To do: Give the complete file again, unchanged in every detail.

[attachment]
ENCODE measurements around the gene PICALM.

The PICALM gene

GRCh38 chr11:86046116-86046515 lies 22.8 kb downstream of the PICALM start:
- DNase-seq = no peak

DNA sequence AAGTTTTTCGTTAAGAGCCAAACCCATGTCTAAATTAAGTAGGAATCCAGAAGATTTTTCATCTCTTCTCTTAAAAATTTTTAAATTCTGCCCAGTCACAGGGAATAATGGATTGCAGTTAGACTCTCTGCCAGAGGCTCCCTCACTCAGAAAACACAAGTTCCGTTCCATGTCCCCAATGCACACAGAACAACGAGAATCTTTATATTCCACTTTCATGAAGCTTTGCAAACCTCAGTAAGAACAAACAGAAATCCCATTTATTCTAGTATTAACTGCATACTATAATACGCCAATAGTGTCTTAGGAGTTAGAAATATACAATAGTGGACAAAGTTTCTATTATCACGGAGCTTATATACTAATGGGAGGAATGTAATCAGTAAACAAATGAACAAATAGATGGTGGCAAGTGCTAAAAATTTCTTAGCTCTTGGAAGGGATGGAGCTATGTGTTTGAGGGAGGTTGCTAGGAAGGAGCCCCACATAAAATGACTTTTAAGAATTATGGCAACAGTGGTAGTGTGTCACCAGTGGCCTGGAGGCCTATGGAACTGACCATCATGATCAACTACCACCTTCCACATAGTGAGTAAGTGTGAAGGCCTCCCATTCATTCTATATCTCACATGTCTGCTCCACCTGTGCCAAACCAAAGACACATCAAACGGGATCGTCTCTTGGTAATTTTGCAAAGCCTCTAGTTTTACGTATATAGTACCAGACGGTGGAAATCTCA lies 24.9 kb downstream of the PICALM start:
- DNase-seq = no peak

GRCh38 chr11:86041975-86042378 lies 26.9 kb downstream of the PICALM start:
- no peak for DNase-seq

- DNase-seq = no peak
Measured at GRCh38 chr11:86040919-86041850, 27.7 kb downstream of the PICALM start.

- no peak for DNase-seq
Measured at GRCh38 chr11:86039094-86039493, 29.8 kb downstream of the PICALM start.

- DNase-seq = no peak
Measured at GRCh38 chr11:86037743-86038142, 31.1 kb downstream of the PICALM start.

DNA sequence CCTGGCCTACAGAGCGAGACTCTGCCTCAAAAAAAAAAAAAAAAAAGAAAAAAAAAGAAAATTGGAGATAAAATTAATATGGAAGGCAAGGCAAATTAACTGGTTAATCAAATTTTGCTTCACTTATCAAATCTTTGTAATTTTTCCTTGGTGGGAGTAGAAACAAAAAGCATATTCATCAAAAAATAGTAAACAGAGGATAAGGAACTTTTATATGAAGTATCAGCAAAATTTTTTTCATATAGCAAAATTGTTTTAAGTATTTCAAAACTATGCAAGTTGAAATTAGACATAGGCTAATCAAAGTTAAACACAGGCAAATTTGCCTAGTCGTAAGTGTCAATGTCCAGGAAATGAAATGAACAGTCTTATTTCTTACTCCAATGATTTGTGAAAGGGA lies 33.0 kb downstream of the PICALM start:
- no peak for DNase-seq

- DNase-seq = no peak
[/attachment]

ENCODE measurements around the gene PICALM.

The PICALM gene

GRCh38 chr11:86046116-86046515 lies 22.8 kb downstream of the PICALM start:
- DNase-seq = no peak

DNA sequence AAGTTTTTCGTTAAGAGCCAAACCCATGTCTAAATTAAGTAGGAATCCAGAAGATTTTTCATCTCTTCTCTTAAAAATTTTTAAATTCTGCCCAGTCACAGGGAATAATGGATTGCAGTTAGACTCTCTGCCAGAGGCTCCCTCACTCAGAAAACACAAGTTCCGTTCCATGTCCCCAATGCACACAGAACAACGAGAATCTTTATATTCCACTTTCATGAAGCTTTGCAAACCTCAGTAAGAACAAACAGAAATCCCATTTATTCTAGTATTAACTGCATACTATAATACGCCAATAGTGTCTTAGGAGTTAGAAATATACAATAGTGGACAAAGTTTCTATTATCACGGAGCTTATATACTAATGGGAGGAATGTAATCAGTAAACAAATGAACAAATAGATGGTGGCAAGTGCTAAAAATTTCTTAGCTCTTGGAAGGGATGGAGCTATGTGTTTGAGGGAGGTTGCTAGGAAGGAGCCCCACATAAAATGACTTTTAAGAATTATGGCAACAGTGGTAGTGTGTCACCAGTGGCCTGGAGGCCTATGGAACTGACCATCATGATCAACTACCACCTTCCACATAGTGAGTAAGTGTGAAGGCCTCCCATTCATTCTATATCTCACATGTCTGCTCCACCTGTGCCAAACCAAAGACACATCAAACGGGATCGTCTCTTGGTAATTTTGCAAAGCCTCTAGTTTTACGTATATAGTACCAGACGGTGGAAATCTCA lies 24.9 kb downstream of the PICALM start:
- DNase-seq = no peak

GRCh38 chr11:86041975-86042378 lies 26.9 kb downstream of the PICALM start:
- no peak for DNase-seq

- DNase-seq = no peak
Measured at GRCh38 chr11:86040919-86041850, 27.7 kb downstream of the PICALM start.

- no peak for DNase-seq
Measured at GRCh38 chr11:86039094-86039493, 29.8 kb downstream of the PICALM start.

- DNase-seq = no peak
Measured at GRCh38 chr11:86037743-86038142, 31.1 kb downstream of the PICALM start.

DNA sequence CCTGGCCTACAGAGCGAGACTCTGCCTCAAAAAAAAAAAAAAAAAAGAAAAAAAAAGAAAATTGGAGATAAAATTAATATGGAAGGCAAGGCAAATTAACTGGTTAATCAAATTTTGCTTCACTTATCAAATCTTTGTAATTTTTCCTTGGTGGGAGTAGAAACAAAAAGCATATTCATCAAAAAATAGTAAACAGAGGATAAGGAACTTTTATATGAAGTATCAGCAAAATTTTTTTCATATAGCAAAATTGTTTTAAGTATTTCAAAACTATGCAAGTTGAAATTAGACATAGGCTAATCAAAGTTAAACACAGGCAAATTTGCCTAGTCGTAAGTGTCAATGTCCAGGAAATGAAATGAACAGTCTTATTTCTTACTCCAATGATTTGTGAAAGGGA lies 33.0 kb downstream of the PICALM start:
- no peak for DNase-seq

- DNase-seq = no peak